In ten years, transportation in the United States will look far different than it does now. Already, vehicle-sharing and electrification are widespread; and autonomous vehicles (AVs) and the Internet of Things are poised to make even bigger waves.
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Physical infrastructure will evolve to reflect this. For instance, roads could be stacked with lanes dedicated to specific types of traffic, such as commuter cars, commercial vehicles, AVs, and bicycles. Drones will deliver goods to homes and businesses, and the number of charging stations constructed for electric vehicles will surge.
These changes are imminent—and they have sweeping implications for the entities that govern transportation infrastructure. If the face of transportation will change in just a decade, and large transport infrastructure projects can take more than a decade to complete, then departments of transportation (DOTs) have little more than three to five years to adapt. Those DOTs that focus on older travel models will be unprepared to serve new kinds of demand. They will also be slower to convert growing data sets into actionable plans and projects that further support these changing trends. Conversely, those that proactively embrace change have the opportunity to shape the future of transportation as well as urban, suburban, and rural development.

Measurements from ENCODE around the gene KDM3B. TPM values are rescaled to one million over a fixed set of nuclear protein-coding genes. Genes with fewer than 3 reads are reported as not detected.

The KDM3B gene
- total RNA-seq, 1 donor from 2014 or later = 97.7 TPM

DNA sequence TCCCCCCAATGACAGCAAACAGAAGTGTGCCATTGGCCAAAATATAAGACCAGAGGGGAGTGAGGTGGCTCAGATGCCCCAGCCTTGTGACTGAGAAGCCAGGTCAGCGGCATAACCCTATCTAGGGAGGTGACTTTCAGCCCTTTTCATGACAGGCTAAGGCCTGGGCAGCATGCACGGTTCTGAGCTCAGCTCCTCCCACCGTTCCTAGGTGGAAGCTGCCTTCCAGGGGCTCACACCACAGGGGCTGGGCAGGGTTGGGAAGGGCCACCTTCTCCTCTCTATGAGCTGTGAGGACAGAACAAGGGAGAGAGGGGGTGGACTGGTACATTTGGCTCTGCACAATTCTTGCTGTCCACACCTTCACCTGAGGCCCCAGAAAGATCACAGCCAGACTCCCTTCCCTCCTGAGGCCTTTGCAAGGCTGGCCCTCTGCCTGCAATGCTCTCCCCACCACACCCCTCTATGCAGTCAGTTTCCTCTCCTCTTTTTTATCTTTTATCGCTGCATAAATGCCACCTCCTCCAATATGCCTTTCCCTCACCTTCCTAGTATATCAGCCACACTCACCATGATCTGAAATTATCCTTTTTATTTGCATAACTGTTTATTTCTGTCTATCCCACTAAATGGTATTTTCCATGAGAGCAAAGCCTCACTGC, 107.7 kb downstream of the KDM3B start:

Adjusting to these rapid advances and providing effective, next-generation solutions requires agility and radical innovation. This kind of disruption can challenge the culture of DOTs—many of which are required to focus on compliance and reducing risk, not encouraging experimentation. Furthermore, DOTs rely heavily on their legislatures and stakeholders to deliver on their plans. A lack of support from these stakeholders affects their funding and operating model. These challenges make it difficult to adapt quickly or act decisively to execute broad transformation.
Yet transformation will be necessary for DOTs to deliver safe, reliable, and integrated infrastructure. No blanket solution exists, as each DOT is organized and governed differently. However, we see a shared vision and set of guiding principles that all DOTs can aspire to follow in paving their own path.
The current plight of the typical DOT
While some DOTs are already adapting to impending change, it’s possible that some are still primarily focused on meeting their present budgetary needs and securing funding to solve traditional transportation problems such as maintaining highways or building bridges. These DOTs may not have the capacity to invest in new innovation. Similarly, public stakeholders such as metropolitan planning organizations (MPOs) are just as central in the overall planning process as the states and often have different priorities.
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One key reason for favoring conventional solutions is that the DOT workforce, although changing, is still heavily dominated by civil engineers. While this talent will always be critical to the success of large civil works organizations, there is always a risk of groupthink when an organization is mostly composed of people with similar training and problem-solving approaches. Additionally, many DOT functions operate in silos.